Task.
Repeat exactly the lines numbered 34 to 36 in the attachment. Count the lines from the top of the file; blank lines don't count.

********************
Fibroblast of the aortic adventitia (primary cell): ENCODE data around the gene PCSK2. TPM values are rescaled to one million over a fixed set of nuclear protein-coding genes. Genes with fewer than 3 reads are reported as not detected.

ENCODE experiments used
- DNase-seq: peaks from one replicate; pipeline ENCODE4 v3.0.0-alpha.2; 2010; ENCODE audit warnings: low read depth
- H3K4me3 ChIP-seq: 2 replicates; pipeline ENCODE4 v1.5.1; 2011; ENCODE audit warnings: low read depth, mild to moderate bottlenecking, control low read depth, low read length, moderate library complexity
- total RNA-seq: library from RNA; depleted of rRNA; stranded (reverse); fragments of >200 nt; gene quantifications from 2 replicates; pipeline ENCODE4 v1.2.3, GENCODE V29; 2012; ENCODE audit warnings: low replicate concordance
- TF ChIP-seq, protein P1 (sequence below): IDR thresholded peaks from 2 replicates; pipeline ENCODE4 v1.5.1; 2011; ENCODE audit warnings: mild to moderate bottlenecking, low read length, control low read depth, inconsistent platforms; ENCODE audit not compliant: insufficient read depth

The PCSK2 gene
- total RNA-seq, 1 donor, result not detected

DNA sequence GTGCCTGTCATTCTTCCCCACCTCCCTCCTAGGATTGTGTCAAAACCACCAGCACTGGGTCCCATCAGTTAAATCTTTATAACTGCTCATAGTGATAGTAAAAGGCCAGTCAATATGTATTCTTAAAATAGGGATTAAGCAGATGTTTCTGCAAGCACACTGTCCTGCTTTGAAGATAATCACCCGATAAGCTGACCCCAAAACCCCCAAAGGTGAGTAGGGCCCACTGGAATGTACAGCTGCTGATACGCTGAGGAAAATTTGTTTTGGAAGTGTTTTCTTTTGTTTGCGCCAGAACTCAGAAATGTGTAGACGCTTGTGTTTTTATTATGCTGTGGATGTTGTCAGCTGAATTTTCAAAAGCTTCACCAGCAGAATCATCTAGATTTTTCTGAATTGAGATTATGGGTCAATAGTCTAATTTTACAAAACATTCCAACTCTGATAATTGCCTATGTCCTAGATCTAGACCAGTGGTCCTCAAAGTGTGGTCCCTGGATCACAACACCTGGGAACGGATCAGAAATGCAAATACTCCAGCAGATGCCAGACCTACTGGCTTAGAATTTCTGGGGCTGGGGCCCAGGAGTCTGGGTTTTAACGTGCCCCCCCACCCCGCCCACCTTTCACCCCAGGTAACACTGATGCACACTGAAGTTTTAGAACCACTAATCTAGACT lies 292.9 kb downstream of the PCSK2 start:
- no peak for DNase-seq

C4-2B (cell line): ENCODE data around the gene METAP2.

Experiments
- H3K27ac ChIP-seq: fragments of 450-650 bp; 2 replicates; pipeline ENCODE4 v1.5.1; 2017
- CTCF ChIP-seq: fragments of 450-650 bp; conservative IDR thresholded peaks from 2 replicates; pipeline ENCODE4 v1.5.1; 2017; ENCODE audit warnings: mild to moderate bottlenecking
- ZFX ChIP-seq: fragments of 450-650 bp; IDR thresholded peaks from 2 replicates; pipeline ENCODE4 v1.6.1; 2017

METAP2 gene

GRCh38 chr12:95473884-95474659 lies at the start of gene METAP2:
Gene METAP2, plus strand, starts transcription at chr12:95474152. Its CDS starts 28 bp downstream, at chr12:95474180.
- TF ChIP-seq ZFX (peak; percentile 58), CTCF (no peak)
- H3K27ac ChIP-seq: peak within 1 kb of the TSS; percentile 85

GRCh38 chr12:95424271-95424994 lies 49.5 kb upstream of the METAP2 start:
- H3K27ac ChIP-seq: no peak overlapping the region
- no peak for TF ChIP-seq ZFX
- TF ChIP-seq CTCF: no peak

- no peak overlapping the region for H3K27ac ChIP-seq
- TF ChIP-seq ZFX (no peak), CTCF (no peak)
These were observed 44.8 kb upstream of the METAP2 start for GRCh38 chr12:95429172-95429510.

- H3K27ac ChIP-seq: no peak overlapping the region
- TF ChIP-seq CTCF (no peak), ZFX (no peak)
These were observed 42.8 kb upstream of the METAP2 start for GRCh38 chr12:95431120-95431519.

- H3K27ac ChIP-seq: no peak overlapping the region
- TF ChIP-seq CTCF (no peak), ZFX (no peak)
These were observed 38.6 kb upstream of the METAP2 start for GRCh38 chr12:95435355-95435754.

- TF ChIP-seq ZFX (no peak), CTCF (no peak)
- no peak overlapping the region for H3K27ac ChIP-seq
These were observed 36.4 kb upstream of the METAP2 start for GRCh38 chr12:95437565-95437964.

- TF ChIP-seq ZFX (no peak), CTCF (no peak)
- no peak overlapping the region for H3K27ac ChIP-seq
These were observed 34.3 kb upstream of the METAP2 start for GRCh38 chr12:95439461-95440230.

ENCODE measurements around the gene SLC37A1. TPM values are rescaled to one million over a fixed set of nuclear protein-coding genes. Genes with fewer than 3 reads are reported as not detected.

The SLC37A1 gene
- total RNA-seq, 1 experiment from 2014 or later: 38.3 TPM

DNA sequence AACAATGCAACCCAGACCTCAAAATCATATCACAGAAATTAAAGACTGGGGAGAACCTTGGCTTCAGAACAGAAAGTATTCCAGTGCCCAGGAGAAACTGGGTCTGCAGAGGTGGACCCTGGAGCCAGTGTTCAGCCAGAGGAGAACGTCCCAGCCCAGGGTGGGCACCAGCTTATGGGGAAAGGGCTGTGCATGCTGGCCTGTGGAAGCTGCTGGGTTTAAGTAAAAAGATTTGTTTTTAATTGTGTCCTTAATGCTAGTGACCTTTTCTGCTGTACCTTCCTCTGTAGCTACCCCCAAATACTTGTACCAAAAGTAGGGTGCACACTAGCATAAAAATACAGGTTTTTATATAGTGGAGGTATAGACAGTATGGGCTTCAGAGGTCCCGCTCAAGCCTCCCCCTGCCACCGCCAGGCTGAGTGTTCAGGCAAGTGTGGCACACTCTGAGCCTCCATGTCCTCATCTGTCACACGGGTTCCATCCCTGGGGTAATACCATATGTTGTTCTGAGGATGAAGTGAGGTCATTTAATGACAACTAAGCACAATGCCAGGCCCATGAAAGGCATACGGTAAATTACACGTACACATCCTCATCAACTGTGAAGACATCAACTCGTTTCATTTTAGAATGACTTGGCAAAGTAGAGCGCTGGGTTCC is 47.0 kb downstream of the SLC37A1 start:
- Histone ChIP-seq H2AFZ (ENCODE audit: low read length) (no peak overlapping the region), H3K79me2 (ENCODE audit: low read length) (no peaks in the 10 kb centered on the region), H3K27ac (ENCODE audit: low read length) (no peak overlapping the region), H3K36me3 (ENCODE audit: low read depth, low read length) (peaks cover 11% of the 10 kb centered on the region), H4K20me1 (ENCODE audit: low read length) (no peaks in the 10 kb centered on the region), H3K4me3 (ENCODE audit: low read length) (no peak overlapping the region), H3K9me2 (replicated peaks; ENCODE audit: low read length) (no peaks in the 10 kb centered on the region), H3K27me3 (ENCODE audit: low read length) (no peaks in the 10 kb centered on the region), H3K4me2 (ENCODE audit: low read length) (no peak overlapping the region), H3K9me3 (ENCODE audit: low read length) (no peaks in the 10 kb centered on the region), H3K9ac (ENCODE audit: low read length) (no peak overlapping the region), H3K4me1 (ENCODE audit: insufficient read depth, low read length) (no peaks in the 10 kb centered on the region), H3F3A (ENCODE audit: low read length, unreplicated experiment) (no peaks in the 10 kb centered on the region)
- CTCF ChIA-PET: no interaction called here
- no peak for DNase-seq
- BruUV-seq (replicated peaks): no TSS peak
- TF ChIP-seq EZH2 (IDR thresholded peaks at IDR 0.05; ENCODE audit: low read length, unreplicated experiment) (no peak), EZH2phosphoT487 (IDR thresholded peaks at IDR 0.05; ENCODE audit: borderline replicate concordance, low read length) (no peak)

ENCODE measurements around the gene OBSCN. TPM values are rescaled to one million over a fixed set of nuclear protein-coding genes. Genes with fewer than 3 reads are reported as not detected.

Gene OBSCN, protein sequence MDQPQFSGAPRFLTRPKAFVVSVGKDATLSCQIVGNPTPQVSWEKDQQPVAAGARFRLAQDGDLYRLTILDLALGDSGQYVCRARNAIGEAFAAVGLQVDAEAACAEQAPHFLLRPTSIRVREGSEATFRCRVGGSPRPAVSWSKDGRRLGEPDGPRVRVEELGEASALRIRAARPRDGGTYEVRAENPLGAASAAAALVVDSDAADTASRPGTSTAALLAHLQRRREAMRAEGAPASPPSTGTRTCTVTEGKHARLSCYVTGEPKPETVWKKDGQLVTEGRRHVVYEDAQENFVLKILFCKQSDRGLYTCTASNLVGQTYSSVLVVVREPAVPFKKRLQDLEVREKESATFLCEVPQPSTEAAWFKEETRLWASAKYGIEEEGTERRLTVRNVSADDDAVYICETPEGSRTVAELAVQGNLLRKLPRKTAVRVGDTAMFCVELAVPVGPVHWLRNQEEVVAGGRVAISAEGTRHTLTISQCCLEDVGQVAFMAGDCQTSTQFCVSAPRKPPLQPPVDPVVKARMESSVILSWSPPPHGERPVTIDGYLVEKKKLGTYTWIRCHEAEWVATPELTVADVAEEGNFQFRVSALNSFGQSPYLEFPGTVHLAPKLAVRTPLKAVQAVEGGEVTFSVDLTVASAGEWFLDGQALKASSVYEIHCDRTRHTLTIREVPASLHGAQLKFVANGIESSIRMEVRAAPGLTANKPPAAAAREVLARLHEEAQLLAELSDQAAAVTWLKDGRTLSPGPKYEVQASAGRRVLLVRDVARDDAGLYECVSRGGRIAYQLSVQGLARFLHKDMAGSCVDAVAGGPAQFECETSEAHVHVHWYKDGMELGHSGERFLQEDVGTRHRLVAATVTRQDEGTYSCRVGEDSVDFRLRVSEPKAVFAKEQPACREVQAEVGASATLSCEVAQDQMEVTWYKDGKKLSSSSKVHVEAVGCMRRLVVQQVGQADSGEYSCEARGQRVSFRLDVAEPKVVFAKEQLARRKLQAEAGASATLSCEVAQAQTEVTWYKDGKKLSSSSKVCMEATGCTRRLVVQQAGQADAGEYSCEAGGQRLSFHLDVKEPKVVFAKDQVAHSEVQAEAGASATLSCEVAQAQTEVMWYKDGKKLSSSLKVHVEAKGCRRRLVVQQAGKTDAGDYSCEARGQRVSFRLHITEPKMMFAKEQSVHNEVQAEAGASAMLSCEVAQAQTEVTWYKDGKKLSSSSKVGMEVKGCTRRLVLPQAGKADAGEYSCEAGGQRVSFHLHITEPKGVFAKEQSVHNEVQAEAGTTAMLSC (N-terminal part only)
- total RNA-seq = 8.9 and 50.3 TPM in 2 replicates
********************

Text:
- TF ChIP-seq ZFX (no peak), CTCF (no peak)
- no peak overlapping the region for H3K27ac ChIP-seq
These were observed 36.4 kb upstream of the METAP2 start for GRCh38 chr12:95437565-95437964.